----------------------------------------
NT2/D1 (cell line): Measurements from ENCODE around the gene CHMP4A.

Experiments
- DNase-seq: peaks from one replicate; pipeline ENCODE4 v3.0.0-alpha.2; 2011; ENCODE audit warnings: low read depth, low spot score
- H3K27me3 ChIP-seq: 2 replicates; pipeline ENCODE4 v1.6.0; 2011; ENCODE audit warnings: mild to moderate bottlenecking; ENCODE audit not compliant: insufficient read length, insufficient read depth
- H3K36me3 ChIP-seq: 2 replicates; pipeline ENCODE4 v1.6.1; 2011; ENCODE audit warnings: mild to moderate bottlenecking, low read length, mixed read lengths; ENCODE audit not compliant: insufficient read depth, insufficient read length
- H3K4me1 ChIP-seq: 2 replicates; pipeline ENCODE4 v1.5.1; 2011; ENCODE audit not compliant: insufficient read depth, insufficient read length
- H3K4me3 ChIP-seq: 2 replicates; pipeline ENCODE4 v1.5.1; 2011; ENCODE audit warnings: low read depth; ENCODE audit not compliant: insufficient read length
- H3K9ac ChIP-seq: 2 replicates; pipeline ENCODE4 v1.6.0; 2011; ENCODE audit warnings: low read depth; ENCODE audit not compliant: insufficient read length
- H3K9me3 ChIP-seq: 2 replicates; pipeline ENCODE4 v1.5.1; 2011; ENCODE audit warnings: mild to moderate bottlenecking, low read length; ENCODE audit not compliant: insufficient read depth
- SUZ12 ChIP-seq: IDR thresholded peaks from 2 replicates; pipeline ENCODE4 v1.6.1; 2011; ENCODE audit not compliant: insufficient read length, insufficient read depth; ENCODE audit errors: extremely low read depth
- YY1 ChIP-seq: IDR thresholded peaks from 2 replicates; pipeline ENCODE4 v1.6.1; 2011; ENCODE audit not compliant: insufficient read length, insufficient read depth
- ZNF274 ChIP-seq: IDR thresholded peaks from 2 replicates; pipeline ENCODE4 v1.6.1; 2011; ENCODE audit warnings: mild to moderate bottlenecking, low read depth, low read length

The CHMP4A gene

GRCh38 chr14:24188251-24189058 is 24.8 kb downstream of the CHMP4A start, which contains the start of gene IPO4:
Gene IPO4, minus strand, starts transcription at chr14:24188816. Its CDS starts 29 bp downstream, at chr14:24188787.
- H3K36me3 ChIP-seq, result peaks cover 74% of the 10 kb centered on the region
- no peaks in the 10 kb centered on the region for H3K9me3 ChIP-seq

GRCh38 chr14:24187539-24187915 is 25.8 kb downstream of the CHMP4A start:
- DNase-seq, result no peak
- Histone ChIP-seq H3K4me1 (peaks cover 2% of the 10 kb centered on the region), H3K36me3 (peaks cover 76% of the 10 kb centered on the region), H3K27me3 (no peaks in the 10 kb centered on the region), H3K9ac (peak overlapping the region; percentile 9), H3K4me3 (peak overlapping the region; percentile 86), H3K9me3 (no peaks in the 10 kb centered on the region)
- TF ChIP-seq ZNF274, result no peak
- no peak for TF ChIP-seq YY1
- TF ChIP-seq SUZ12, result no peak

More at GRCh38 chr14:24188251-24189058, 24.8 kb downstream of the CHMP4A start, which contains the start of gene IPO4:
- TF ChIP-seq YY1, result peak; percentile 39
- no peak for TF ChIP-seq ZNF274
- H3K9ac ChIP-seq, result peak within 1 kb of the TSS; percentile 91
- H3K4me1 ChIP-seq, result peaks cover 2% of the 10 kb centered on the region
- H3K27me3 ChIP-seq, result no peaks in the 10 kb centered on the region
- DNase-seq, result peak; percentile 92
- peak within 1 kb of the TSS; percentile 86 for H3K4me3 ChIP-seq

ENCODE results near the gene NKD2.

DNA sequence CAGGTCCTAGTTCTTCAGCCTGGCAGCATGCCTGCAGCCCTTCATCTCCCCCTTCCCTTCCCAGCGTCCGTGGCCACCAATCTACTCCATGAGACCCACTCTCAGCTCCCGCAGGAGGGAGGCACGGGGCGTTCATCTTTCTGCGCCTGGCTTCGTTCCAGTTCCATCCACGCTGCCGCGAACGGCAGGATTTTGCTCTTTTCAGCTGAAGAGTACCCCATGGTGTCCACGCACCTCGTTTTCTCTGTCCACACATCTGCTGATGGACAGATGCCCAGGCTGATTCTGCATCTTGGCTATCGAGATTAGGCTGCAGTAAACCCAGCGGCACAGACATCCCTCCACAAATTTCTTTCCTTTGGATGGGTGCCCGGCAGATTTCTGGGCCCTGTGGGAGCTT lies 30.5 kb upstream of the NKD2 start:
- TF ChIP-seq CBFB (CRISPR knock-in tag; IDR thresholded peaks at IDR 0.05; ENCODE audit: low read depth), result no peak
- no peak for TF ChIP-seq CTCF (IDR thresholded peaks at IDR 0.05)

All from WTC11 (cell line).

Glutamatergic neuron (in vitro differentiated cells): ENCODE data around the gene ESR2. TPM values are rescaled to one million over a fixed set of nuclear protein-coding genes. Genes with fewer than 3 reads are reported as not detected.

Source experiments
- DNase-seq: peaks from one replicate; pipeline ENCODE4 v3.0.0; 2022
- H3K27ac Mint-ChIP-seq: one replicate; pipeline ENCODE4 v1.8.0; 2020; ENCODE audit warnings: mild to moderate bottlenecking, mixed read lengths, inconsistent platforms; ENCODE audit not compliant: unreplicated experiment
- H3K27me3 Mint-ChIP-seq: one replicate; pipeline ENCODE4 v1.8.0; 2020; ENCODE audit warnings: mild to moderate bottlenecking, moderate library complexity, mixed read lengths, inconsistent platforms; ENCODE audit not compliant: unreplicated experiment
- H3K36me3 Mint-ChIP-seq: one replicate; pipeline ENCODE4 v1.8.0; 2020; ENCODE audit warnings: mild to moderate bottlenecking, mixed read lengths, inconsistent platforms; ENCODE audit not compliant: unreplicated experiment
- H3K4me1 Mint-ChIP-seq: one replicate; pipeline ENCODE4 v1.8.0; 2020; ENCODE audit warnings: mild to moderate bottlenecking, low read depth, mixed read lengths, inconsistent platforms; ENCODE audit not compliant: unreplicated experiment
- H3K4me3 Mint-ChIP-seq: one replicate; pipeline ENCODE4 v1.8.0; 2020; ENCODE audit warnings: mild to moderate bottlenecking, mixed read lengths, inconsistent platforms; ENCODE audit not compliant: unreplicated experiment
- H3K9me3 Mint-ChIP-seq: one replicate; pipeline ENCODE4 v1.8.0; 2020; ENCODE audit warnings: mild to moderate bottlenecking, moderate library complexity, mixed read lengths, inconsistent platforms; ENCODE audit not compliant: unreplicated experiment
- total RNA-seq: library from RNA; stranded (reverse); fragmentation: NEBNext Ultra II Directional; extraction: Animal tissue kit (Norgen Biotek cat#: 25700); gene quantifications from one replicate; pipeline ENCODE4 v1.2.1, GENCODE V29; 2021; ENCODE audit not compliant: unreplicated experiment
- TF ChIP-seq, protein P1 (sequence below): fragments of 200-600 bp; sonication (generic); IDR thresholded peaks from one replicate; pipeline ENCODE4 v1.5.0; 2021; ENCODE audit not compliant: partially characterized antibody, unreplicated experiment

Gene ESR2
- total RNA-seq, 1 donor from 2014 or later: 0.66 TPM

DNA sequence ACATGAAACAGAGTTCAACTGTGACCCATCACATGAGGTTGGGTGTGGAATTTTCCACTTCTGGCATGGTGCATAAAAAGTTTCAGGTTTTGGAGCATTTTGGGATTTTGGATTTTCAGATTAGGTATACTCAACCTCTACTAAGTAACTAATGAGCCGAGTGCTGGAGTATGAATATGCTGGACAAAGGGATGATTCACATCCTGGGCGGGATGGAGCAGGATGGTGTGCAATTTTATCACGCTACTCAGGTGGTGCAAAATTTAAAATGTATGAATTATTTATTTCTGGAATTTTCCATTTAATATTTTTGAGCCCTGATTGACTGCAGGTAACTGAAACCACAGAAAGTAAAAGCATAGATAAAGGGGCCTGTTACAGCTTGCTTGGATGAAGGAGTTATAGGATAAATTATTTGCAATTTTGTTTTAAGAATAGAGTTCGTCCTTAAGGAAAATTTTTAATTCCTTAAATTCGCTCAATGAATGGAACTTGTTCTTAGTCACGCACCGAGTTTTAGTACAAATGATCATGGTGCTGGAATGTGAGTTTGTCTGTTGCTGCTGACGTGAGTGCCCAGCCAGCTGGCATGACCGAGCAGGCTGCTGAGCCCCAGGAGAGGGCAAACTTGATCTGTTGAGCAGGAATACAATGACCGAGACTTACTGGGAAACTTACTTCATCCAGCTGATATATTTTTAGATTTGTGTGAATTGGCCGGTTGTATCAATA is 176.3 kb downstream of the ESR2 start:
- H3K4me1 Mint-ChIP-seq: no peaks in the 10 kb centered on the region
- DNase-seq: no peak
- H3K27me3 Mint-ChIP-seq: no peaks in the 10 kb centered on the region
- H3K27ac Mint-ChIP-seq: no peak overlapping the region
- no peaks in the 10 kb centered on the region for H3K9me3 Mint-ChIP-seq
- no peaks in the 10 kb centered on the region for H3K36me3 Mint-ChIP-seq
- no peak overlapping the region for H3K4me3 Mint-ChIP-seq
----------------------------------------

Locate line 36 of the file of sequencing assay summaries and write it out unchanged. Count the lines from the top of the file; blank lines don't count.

All from WTC11 (cell line).